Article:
DUBAI, United Arab Emirates — An English teacher from rural Maine won the $1 million Global Teacher Prize on Sunday after 42 years of work as an innovator and pioneer in teaching literature.

Nancie Atwell plans to donate the full amount to the Center for Teaching and Learning, which she founded in 1990 in Edgecomb, Maine, as a nonprofit demonstration school created for the purpose of developing and disseminating teaching methods. The school says 97 percent of its graduates have gone on to a university.

''I really find that I'm validated every day just by the experiences I have with children in the classroom,'' Atwell said after receiving the award.


Atwell was selected from a pool of 1,300 applicants from 127 countries.

The top 10 finalists, which included two other teachers from the United States and others from Afghanistan, India, Haiti, Cambodia, Malaysia, Kenya, and the United Kingdom, were flown to Dubai for the ceremony. The winner was announced by Sunny Varkey, founder of both the nonprofit Varkey Foundation, which focuses on education issues, and the for-profit GEMS Education company, which has more than 130 schools around the world.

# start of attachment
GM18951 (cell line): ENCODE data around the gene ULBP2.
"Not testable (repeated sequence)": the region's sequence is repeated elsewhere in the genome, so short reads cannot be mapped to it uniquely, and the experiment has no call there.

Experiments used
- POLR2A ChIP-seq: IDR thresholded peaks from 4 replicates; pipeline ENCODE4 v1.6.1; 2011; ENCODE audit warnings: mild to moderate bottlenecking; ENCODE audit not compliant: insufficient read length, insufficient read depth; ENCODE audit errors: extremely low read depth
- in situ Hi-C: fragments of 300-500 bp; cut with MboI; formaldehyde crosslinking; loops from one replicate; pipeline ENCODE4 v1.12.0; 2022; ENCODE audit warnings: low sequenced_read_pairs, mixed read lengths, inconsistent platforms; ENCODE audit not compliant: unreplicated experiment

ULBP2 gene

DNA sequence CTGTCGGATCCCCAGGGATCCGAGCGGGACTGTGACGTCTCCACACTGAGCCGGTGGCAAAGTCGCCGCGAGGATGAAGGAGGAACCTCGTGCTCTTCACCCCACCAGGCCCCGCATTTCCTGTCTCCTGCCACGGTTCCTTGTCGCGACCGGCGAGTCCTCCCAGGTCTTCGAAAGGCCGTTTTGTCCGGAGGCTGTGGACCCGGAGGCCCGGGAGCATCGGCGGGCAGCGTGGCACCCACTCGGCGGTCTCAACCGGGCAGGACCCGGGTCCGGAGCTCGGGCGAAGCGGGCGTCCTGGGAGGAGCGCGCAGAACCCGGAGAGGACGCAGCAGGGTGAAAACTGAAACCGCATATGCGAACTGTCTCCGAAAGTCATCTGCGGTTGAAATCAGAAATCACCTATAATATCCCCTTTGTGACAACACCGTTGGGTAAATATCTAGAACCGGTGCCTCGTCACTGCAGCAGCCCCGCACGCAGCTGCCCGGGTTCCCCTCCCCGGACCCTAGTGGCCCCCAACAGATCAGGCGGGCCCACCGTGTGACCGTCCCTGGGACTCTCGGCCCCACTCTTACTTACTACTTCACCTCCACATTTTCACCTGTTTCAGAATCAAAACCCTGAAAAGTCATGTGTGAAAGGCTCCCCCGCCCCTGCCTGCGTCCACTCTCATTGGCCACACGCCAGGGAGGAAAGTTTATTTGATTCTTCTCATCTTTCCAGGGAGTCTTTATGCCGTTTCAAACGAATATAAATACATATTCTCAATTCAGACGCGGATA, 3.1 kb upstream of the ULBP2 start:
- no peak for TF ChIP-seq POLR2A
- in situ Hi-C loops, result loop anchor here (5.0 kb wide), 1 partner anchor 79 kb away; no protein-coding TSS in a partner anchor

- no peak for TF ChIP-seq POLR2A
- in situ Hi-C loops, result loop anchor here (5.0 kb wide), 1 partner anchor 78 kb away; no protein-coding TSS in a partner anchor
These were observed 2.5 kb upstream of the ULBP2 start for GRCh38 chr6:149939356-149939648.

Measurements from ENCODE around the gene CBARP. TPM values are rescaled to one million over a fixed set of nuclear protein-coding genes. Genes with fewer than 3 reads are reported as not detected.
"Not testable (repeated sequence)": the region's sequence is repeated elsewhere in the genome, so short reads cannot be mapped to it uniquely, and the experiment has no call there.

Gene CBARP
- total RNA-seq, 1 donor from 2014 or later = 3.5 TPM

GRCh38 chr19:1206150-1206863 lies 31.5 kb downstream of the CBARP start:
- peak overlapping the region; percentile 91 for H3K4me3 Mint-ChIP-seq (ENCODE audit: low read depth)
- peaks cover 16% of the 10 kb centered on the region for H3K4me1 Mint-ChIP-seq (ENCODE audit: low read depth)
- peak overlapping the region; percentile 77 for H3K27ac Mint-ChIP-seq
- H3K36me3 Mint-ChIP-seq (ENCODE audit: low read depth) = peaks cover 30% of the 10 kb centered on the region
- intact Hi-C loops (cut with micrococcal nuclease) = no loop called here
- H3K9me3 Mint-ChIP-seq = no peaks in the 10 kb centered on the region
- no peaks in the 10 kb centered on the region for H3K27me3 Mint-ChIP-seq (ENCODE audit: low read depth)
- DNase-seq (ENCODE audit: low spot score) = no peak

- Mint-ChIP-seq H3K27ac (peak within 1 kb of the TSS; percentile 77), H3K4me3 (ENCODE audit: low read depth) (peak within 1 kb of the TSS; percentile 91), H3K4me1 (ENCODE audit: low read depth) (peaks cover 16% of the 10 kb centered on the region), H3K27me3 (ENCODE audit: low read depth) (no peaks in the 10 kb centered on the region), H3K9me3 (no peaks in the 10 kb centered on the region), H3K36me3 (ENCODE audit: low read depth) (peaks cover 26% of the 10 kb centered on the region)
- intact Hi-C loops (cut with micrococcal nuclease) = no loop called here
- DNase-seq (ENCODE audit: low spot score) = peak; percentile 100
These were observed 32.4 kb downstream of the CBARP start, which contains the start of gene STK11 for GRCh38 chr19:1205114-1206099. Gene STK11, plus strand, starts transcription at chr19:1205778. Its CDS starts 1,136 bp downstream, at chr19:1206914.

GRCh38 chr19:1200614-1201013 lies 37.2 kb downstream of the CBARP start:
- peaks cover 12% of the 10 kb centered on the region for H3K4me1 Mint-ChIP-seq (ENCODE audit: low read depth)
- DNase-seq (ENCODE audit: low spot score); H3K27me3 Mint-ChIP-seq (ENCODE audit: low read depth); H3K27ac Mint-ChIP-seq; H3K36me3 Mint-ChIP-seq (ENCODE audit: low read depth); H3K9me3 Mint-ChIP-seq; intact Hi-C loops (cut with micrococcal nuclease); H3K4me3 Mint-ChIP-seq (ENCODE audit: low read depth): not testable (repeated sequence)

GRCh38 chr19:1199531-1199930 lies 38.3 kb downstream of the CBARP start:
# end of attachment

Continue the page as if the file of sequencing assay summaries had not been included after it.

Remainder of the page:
After Atwell won the award, a young boy with a book bag strapped to his back waited patiently with his mother for a photograph with the winning teacher.

Varkey said that the award is aimed at fostering that kind of admiration for teachers and to say ''to a celebrity-obsessed world that teachers are important and worthy of respect.''

Dubai ruler Sheikh Mohammed bin Rashid Al Maktoum and former US president Bill Clinton, who is honorary chairman of the Varkey Foundation, were also on hand to give Atwell the award.

Atwell has received numerous other awards for her innovative approach to teaching. She has authored nine books about teaching, including ''In The Middle,'' which sold more than half a million copies.


''The other recognition I've received has been content-area specific,'' she said. ''This is global . . . this is really an award for a body of work, for a lifetime of teaching.''

Hundreds of teachers have visited her center in Maine over the years to learn its writing and reading practices.

Her school's eighth-grade students read an average of 40 books per year, compared with the national average of about 10.

They also write extensively, and many of her students have gone on to become published authors.